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Research Papers: Gas Turbines: Structures and Dynamics

A Computational Parametric Analysis of the Vibration of a Three-Spool Aero-Engine Under Multifrequency Unbalance Excitation

[+] Author and Article Information
Pham Minh Hai

School of Mechanical, Aerospace and Civil Engineering, University of Manchester, Manchester, M13 9PL, UKhai.pham@postgrad.manchester.ac.uk

Philip Bonello

School of Mechanical, Aerospace and Civil Engineering, University of Manchester, Manchester, M13 9PL, UKphilip.bonello@manchester.ac.uk

J. Eng. Gas Turbines Power 133(7), 072504 (Mar 22, 2011) (9 pages) doi:10.1115/1.4002664 History: Received May 11, 2010; Revised May 13, 2010; Published March 22, 2011; Online March 22, 2011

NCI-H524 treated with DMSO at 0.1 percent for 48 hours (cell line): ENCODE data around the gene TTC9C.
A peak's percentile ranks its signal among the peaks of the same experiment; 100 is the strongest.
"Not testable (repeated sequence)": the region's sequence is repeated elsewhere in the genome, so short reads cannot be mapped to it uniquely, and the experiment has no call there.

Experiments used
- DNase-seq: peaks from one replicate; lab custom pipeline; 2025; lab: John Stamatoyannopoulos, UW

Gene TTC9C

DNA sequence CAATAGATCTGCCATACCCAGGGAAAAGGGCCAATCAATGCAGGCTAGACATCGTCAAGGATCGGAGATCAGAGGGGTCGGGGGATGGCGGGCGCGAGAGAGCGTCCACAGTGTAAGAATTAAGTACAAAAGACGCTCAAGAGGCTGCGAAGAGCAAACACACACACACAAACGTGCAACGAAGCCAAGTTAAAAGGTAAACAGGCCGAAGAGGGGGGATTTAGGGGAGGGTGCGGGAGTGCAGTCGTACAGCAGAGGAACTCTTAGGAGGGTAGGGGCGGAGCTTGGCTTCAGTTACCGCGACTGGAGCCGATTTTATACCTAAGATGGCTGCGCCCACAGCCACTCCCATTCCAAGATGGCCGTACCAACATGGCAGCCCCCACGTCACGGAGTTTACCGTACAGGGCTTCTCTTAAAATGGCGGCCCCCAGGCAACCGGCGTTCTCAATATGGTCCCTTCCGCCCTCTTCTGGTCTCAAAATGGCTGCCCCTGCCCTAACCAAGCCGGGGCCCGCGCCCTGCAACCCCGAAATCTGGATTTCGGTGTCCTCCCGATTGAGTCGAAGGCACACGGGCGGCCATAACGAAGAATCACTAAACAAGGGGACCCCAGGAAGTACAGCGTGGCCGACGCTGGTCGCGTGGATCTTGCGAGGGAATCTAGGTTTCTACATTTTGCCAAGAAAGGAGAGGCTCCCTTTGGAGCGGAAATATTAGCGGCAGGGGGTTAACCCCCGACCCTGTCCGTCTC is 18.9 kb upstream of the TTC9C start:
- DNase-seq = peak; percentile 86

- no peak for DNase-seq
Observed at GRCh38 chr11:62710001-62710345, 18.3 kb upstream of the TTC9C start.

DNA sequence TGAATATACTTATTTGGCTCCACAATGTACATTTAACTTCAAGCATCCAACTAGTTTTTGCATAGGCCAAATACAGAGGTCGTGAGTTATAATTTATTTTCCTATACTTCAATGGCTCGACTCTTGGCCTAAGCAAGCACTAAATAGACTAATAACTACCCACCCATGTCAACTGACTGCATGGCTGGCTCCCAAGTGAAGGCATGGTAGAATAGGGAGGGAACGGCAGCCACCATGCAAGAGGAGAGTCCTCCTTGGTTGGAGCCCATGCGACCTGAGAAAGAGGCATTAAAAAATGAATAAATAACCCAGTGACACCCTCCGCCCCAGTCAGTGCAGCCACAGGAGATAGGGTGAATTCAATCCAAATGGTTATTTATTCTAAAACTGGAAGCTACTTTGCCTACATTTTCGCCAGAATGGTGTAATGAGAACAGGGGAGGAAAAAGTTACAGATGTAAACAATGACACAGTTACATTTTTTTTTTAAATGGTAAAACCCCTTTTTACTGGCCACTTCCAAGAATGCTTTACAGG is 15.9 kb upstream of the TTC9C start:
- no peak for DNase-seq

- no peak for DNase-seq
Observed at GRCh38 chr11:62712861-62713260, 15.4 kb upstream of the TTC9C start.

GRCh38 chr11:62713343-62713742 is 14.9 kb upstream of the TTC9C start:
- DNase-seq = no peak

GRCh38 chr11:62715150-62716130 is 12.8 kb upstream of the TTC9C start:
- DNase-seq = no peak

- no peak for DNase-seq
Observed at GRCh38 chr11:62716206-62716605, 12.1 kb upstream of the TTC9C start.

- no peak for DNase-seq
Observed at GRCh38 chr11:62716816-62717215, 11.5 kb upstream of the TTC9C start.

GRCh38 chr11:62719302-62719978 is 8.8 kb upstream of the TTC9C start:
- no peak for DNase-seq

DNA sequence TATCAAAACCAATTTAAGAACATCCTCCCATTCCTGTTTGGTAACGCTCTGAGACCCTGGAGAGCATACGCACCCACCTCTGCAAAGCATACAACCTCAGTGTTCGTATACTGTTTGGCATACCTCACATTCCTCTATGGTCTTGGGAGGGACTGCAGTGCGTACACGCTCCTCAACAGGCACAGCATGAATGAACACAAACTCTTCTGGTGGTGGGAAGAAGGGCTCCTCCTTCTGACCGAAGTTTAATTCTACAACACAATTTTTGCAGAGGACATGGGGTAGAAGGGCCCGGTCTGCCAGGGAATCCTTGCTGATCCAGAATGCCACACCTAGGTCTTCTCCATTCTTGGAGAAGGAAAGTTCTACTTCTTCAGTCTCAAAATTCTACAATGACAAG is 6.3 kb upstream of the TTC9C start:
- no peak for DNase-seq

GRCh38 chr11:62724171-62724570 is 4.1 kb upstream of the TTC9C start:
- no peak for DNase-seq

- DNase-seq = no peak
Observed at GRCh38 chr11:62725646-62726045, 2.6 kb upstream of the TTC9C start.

The integration of squeeze-film dampers (SFDs) in aero-engine assemblies is a highly cost-effective means of introducing damping in an otherwise lightly damped structure. However, their deployment requires careful unbalance response calculations that take due account of the SFDs’ nonlinearity, particularly when they are unsupported by a centralizing spring. Until recently, such calculations were prohibitive due to the large number of assembly modes that typically need to be considered. This problem has been overcome by the authors through the novel impulsive receptance method (IRM) and the receptance harmonic balance method (RHBM), which efficiently solve the nonlinear problem in the time and frequency domains, respectively. These methods have been illustrated on a realistic twin-spool engine and have been shown to be effective for both single frequency unbalance excitation (unbalance on a single rotor) and multifrequency unbalance (MFU) excitation (unbalance on both rotors). In the present paper, the methods are applied to a realistic three-spool engine and the aims are twofold: (i) to present some preliminary results of a parametric study into a three-spool aero-engine assembly and (ii) to propose a technique that makes use of both IRM and RHBM in producing the speed responses under MFU excitation (from all three rotors) with a realistic speed relation between the rotors. The latter technique is necessary since the speed ratio will vary along a realistic speed characteristic and the authors have previously solved the twin-spool MFU problem under a constant speed ratio condition. The approach used here is to approximate the speed characteristic by one in which the speed ratios are ratios of low integers, enabling the use of RHBM to finish off (to steady-state) time-transient solutions obtained through IRM. The parameter study shows that the application of simple bump-spring supports to selected, otherwise unsupported, SFDs along with slight sealing should have a beneficial effect on the dynamic response of aero-engines with heavy rotors.